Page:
Because, even though I haven't run in 6 weeks, I certainly haven't been sitting around letting my heart, lungs and muscles waste away (like I did with my last accident). NO...yours truly logged 1558 monthly fitness minutes for August. That is the most fitness minutes I've EVER done in a month! My original goal was 1,000 and I thought that would be rough. I can't tell you how proud of myself I am for breaking my personal record (highest was 1,200 in a month) WHILE injured.
I know that might sound cocky or arrogant. I don't mean to sound that way or come across like that. It's just that...when I got the non-weight bearing sentence from my ortho, I felt crushed in spirit. I felt like he was taking away everything that I'd worked for over the past 4 months. I was certain I'd gain the 30 lbs back that I'd lost and that I'd never be able to get through a 7-mile run again. That might not have been realistic thinking, but it's how I felt.
Man, what a month! I must admit that God was mightily at work in my life this past month. Not only did He root out some pretty serious emotional and relational things that were going on in my life, but He showed me a side of myself that I didn't know was there. I thought my dreams of running a marathon were big. Huh.
I got in the pool because I was desperate to not lose what I'd already attained. I kept going to the pool because I thought I might be able to improve my stroke a little. I will keep going to the pool now because I love the way my body feels after a swim.
I took my bike into the bike shop for a tune-up today, so I will know without a doubt that it is training-ready and isn't going to fall apart on me while I'm riding. This weekend, I will attempt to ride a bicycle for the first time in over 20 years. I will master this thing that I fear...because I want to train for a triathlon.
My husband has suddenly had a change of heart towards health. He is also fired up to work towards a triathlon. I NEVER thought I would see *this* day. Do you know how I've longed in my deepest heart to have my husband find any interest whatsoever in this journey that I'm on? And, by the way, if you think it's fun to research and buy fun running/cycling/swim gear by yourself...it's twice as fun when you've got a partner in crime! We've been geeking out non-stop about triathlon training for several days now. And it's brought an element of FUN back to our relationship. It's like something dead is coming alive again. Wow!!! Really???? Health can bring a marriage back to life??? That's astounding.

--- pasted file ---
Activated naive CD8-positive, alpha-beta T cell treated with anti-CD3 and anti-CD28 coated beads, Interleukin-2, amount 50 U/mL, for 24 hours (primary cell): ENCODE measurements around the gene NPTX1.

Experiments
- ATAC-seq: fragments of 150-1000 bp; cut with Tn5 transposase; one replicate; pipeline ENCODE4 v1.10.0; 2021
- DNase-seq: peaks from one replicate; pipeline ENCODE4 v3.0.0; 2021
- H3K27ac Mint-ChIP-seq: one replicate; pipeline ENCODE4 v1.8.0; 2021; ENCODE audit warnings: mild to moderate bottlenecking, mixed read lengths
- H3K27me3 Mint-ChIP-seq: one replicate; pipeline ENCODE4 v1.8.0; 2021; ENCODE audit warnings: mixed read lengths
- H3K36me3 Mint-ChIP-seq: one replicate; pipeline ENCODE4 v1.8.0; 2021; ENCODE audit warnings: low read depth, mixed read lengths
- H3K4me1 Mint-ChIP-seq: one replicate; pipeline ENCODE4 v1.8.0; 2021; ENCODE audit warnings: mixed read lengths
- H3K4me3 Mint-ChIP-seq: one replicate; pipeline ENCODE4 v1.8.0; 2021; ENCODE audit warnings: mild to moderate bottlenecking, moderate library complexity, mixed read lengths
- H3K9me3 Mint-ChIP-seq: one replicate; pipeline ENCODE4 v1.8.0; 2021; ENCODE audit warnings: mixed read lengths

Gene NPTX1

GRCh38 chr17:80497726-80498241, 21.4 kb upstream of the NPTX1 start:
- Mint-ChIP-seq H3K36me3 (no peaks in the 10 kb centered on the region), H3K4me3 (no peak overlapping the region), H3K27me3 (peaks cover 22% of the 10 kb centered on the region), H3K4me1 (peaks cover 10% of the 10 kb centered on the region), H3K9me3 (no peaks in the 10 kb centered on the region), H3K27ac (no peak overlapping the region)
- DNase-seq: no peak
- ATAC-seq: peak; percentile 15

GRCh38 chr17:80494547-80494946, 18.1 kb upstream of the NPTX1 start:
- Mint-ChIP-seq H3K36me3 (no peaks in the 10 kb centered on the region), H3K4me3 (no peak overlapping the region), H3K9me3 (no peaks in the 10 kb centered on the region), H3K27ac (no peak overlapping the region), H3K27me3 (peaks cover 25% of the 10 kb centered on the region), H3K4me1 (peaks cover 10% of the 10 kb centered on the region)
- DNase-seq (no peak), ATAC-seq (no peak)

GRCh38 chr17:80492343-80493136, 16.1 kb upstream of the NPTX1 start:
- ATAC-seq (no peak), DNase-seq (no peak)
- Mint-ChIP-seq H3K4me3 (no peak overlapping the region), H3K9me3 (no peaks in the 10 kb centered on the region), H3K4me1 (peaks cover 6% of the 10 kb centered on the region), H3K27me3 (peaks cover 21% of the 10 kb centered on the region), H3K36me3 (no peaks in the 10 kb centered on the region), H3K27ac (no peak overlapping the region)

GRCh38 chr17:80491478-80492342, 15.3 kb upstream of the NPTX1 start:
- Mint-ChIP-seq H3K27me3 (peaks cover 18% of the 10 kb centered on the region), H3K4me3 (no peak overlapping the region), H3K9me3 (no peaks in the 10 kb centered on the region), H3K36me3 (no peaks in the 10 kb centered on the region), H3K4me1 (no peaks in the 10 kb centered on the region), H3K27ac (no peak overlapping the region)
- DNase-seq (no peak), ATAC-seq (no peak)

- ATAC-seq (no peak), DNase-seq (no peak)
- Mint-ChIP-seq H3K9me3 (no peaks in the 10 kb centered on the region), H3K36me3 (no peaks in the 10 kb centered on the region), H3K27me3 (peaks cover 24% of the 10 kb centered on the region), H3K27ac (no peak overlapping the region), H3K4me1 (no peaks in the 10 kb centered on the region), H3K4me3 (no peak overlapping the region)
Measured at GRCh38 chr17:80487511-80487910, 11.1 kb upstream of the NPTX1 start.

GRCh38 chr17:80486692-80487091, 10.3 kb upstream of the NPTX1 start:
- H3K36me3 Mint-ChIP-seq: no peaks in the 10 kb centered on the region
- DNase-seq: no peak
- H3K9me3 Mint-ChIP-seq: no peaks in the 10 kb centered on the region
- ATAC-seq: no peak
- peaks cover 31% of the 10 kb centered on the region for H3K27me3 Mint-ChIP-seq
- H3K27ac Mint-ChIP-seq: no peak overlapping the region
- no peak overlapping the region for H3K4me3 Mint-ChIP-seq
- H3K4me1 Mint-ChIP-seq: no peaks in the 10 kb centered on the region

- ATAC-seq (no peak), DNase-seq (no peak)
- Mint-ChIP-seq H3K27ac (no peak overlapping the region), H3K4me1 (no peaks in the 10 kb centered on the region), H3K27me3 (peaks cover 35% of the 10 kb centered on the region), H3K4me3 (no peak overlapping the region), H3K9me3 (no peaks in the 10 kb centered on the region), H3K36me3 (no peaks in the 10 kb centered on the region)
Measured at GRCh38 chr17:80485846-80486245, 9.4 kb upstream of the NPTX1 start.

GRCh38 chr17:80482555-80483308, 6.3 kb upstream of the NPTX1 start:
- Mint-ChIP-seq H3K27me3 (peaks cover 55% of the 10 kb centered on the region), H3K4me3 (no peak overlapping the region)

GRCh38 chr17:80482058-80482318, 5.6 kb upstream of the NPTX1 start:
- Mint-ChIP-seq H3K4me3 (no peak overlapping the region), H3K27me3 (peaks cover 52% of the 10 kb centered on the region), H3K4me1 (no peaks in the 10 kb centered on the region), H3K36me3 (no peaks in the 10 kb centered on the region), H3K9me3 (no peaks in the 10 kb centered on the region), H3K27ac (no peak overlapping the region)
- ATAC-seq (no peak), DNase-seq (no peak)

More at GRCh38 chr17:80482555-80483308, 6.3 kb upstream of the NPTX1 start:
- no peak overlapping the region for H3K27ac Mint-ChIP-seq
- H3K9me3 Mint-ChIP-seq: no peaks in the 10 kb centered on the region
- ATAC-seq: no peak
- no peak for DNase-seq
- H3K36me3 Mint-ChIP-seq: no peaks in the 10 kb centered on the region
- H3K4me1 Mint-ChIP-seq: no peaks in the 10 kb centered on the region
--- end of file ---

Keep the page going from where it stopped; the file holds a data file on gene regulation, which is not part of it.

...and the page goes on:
You know, I've been reading like crazy about running for the past few months. I have learned more than I could ever imagine about this sport, to the point that I feel pretty confident in my level of knowledge. Frankly, a fat girl like me walks into the running store and the guys there are always so shocked when I know what I'm talking about and use their terminology. Someday...this body will match the sport.
However, when you add two more sports to the mix, oh my gosh...I have SO much to learn. I know NOTHING about biking. At the bike store, I flat out said to the girl, "Can you give me your honest, expert opinion? Is this a shi*ty bike?" Haha. She had to show me how to put a helmet on. She was so kind and gracious and didn't make fun of me once...although, I know in her head, she was.
All of this because of a small tweak in my ankle. I am beyond words at how this one month has changed the entire course of my future, health-wise. I mean...who KNEW that new dreams could be born at the age of 34? I honestly thought that I got married, had three kids, got a job and that was going to be it. That was my life...forever. I wasn't going back to college. I wasn't going to learn any special new skill (like real estate or becoming a hair dresser). I just was...where I was gonna be...for the rest of my life.
If you would have told me last year that I'd now be seriously putting into motion a plan to become a triathlete, I would have laughed SO hard and ordered another Taco Supreme.
Amazing. I'm kind of speechless. I know they say "never say never". But I WILL say it...it's NEVER too late, guys. Never.
Thursday, August 30, 2012
Up until now, I’ve shared quite a lot of information about the athletes of Ironman Louisville. But, just for a moment, allow me to draw your attention to the unseen heroes of an Ironman race: the Ironman Support Team and the Volunteers.
When you attend an Ironman, you’ll often hear the term “Ironman Support Team” thrown around. It’s even on t-shirts in the Ironman Store. Support Team is any athlete’s family, friends, co-workers, etc who come out to cheer on their athlete on race day and/or anyone that makes it possible for the athletes to train and make it to the starting line of the race.
I found a great excerpt from Ironstruck.com: